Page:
Training And Upskilling

Will Upskilling staff improve my business ?

Providing training and further education for your staff can have a multitude of benefits for your business in the long run, including better staff morale and retention, and higher productivity. Here are five cost-effective ways to coach your employees so you can get the most out of your shining stars.

1. One-on-one mentoring

New and junior-level employees can get a lot of value from a close working relationship with a more experienced staff member. It doesn’t even have to be a formal program – just a commitment to set aside some time each week to provide feedback, assist with decision-making and problem-solving, and offer general support and encouragement. It can be a good way to bring new employees up to speed more quickly than if left unsupervised.

2. Government-supported training

As part of the Government’s recent pledge to invest in the skills of Australian workers through the National Workforce Development Fund, there are now a range of cost-effective training schemes and incentives available to both workers and their employers. They include the Apprenticeships Incentives Program, which provides subsidies of up to $3000 per employee for Certificate II/III/IV or Diploma-level training.

3. Seminars and webinars

Attending a seminar can be a valuable learning experience. Attendees can learn new industry information and insights from the presenters, meet and exchange knowledge with other people in the industry, and learn about new technologies and tools they can use to grow the business. Webinars are virtual seminars, and although they can’t offer all the benefits of attending in person, they are still a highly cost-effective way of upskilling staff, requiring only an internet connection.

4. Special or “stretch” assignments

When a role is no longer challenging, job satisfaction can suffer. A “stretch” assignment is simply a task or project that is beyond an employee’s current knowledge or skills, and can be an excellent way to help combat stagnation. It could simply involve putting the staff member in a role that falls slightly outside their comfort zone, such as leading a team. As they adapt to the new situation, they will learn and grow from the experience.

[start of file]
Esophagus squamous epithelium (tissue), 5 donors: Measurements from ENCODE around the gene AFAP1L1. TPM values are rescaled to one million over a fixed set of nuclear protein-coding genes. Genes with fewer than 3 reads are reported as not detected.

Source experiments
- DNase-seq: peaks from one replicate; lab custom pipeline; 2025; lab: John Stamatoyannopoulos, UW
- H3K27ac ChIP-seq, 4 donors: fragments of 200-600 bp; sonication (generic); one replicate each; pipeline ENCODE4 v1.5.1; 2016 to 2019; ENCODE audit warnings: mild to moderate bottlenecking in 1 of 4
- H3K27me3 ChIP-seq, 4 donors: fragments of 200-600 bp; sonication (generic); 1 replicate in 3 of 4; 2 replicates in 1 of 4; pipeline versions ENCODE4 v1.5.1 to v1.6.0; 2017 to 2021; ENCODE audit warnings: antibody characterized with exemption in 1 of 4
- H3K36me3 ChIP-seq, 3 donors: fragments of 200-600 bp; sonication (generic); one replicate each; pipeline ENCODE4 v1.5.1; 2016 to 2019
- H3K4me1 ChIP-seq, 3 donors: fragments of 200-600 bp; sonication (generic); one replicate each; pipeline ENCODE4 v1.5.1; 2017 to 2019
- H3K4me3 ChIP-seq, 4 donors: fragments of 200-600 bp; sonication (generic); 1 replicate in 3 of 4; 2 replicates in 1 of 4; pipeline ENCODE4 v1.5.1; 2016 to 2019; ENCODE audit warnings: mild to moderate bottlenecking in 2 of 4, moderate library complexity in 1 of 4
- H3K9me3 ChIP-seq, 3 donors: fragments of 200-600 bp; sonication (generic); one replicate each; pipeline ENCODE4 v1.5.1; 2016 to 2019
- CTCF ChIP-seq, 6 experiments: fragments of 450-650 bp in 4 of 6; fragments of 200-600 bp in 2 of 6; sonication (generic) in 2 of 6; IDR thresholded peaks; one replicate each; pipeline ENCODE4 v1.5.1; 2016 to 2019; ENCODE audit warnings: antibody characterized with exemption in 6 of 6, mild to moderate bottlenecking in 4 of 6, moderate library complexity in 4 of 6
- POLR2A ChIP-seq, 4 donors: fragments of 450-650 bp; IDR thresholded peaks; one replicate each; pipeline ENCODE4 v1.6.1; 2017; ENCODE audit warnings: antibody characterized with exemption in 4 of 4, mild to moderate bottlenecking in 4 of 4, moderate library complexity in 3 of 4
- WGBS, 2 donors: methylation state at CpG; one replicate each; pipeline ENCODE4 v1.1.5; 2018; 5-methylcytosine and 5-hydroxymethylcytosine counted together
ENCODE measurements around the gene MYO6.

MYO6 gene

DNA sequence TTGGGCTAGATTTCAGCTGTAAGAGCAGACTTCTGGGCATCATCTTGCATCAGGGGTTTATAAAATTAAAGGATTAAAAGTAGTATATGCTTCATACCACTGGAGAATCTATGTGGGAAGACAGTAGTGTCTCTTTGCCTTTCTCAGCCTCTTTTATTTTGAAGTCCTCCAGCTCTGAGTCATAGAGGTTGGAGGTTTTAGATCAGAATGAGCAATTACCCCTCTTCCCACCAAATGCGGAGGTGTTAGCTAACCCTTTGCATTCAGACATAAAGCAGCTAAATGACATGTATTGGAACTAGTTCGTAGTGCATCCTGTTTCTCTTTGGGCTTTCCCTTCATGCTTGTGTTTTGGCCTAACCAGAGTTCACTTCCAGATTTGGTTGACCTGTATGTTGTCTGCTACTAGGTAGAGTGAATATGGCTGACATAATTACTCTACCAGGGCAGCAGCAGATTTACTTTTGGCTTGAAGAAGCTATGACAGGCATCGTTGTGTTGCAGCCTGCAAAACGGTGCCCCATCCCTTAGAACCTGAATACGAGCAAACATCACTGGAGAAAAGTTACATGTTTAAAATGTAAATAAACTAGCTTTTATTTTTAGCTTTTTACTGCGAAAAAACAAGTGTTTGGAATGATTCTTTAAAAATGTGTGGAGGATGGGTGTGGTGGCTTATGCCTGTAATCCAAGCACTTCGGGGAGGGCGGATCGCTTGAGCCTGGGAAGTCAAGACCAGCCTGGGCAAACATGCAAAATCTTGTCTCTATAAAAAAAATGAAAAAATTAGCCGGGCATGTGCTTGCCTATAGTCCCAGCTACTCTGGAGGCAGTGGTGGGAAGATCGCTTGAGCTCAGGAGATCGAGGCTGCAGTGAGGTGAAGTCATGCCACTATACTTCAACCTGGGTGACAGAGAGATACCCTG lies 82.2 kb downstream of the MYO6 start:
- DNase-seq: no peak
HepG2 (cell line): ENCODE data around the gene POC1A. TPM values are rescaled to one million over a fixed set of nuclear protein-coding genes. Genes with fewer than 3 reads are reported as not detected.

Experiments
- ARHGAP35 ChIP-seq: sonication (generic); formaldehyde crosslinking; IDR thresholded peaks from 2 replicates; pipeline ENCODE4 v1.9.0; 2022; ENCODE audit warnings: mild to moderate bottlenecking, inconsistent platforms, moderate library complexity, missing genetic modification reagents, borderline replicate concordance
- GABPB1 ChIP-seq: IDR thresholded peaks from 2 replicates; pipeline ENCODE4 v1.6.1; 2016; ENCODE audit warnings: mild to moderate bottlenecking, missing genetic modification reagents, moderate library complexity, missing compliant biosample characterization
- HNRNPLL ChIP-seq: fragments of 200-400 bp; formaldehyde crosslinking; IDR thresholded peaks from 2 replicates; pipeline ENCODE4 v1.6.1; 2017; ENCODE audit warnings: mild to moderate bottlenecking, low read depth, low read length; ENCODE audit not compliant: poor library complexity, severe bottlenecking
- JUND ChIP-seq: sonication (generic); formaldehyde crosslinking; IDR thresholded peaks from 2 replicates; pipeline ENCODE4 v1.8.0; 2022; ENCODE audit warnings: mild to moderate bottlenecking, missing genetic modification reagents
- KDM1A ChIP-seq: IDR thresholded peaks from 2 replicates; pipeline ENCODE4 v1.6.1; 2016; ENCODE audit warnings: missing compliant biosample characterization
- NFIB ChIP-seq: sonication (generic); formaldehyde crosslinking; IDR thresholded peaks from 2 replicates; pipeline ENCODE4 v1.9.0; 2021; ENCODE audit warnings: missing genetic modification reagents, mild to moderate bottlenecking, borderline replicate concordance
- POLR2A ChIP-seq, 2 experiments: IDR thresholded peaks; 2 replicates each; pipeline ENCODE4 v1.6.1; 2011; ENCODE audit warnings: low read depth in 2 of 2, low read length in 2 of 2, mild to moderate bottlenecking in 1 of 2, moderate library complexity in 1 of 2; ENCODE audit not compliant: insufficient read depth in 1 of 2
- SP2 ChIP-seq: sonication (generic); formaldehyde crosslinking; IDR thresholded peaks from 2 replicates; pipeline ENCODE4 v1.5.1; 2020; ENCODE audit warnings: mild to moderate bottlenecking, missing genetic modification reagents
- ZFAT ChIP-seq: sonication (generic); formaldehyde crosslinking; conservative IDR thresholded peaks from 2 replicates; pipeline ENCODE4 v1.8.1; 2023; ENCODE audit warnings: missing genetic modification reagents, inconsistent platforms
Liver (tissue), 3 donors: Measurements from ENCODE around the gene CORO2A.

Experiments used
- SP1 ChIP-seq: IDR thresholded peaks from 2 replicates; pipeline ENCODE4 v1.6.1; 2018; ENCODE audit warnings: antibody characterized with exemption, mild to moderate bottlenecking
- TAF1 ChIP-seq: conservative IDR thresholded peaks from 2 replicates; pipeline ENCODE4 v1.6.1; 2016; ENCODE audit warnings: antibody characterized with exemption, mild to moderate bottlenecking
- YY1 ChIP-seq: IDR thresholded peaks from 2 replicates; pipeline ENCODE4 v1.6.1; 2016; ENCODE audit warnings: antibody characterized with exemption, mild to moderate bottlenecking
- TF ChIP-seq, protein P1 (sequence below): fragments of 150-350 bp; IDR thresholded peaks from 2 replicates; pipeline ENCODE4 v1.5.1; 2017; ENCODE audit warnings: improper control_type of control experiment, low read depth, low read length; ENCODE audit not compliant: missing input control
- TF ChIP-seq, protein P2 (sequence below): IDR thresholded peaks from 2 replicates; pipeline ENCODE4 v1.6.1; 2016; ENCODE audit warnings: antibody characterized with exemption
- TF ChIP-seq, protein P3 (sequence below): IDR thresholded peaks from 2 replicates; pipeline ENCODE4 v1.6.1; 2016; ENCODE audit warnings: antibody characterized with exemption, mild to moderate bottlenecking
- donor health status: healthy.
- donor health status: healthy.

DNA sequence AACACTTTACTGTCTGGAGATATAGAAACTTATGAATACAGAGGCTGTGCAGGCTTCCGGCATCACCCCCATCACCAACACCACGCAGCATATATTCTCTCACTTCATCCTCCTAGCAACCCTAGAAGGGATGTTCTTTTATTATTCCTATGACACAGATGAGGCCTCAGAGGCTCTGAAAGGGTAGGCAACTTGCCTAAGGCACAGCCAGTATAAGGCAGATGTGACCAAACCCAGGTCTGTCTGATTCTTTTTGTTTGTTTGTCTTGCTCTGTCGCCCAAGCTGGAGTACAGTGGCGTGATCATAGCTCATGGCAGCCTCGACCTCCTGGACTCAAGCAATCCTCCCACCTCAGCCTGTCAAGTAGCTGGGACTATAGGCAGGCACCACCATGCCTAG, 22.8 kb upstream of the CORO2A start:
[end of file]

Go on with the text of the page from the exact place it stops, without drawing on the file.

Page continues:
5. Make learning part of the workplace culture

Most skills will eventually become obsolete, which means ‘front loading’ those skills at the start of a career tends to be much less effective than a continuous program of ongoing skill development and renewal. Information technology is a good example: a recent study found that IT workers must now spend around 10 hours a week on upskilling to stay current. For this reason, upskilling staff has benefits that stretch far beyond just more satisfied and productive staff – it is often essential to the long-term success, and survival, of the business.

Whatever your industry, skilled staff will always be crucial to your business longevity – whether you have one or 100 employees, or even if you’re a sole trader. If you and your staff keep your skills current, you’ll be able to stay ahead of industry changes and continue moving forward.

Upskilling your staff is a crucial step to keeping them engaged.

 

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